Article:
The Rape of Nature: Now Is The Time To Know That All That You Do Is Sacred
- Kamran Mofid
- Hits: 340
The Plundered World and the Rape of Nature
'If present trends continue, by 2050 our oceans will have more plastic than fish'...'We all have a role to play in protecting our only home'- United Nations secretary-general Antonio Guterres
Oceans of Plastic, everywhere in every continent
In Search of the Good Life? Then, everything is sacred
The best way to save the planet, our Mother Earth, to make our lives better, and to build a better world, a world of peace with justice, is to heed the call of the Persian sage, poet, and philosopher of love, Hafez, who in his timeless, inspiring and healing words has said : 'Now Is The Time To Know That All That You Do Is Sacred.'
Now is the time to know
That all that you do is sacred.
Now is the time to understand
That all your ideas of right and wrong
Were just a child’s training wheels
To be laid aside
When you can finally live
…Now is the time for the world to know
That every thought and action is sacred.
This is the time
For you to deeply compute the impossibility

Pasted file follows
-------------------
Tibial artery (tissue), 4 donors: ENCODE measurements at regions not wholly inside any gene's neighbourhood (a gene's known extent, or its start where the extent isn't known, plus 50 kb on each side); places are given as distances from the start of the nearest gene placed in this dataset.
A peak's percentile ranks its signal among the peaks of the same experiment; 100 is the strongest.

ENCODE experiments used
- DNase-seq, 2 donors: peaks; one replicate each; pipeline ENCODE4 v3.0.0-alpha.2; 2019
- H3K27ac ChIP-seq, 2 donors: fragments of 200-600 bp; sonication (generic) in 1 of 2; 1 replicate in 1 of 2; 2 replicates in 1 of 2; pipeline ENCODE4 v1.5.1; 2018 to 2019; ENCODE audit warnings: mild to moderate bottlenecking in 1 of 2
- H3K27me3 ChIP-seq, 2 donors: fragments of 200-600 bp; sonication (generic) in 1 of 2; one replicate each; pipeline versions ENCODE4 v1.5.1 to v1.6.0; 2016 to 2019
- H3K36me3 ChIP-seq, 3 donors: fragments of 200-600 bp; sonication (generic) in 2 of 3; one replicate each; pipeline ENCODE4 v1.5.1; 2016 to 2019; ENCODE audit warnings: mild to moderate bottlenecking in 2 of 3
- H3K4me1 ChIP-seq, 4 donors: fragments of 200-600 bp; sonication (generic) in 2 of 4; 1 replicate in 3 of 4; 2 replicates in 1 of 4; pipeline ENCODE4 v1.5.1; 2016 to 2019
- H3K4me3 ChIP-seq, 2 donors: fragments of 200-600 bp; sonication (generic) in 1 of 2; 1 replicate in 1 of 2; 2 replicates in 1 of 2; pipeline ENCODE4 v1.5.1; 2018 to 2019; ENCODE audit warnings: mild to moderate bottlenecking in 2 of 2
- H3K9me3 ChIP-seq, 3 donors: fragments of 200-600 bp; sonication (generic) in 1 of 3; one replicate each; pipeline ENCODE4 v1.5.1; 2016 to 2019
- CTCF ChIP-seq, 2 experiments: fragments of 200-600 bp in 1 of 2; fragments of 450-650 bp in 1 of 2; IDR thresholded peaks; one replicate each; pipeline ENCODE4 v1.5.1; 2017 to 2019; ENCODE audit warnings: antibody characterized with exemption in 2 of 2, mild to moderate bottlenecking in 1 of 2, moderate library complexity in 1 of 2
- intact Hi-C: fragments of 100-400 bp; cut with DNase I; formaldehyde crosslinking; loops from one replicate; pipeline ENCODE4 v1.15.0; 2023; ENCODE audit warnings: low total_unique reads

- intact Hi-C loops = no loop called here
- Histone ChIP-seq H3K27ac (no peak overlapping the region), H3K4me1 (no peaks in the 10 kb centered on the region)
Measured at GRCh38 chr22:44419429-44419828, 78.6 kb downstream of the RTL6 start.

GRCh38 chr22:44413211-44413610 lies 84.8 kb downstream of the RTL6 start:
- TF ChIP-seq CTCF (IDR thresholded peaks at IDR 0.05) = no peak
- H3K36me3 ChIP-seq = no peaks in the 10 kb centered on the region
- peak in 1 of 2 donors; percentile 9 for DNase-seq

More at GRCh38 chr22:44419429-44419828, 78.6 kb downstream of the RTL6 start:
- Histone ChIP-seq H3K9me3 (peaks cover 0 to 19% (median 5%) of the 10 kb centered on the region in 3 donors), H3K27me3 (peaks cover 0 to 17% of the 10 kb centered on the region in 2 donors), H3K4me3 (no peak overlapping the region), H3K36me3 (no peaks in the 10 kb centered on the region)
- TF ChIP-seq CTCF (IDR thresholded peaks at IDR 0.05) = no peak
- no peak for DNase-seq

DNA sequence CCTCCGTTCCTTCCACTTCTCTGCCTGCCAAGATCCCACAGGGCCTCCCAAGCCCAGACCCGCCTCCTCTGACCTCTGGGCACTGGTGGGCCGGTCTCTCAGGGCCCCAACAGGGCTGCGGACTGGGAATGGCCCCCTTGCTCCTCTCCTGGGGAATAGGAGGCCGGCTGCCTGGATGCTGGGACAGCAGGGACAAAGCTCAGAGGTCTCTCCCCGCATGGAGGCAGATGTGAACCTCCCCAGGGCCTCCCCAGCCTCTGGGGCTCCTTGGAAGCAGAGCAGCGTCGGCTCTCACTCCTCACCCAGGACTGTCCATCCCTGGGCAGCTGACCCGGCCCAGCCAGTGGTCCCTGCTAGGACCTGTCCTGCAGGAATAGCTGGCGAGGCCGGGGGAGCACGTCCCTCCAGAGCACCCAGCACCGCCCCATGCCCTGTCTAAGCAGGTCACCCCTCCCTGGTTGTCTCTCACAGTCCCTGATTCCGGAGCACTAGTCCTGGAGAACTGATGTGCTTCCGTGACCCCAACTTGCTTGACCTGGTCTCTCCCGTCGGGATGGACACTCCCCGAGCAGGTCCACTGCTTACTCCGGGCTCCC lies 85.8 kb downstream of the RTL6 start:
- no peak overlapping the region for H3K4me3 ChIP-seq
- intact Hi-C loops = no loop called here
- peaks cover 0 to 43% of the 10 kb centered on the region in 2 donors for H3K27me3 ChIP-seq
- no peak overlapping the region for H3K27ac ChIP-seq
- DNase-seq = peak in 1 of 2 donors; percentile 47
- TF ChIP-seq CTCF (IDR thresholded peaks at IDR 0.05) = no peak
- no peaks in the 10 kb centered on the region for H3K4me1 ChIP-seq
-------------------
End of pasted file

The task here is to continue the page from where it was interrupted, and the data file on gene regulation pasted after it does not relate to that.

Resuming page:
That there is anything
Now is the season to know
That everything you do
Is sacred.-Hafez, the Persian poet and Philosopher of Love
I offer this in honour of our forthcoming GCGI-SES Conference in Lucca, Tuscany, 28 August-1 September 2018
The Rape of Nature: The tragic outcome of market-economy and free enterprise
In a fascinating and compelling book, ‘Why Liberalism Failed’, Patrick Deneen, argues that, when proto-liberals reconfigured the Western understanding of liberty in the early modern period, one prong of their attack was an attempt to overcome "the dominion and limits of nature." The proto-liberals favoured a belief "in an expanding and potentially limitless human capacity to control circumstance and effect human desires upon the world."
Deneen further notes that, there were two phases in this attempt to assert dominion over nature. In the first wave, the emphasis was on the conquest of the natural world:
Liberalism...embraced and advanced as well an economic system - market-based free enterprise - that similarly promoted human use, conquest, and mastery of the natural world. Early-modern liberalism held the view that human nature was unchangeable - human beings were, by nature, self-interested creatures whose base impulses could be harnessed but not fundamentally altered.
By the late 1800s, however, a second wave of liberal thinkers criticised the earlier view by asserting that human nature itself could be conquered or mastered. Deneen goes on to make the following interesting distinction: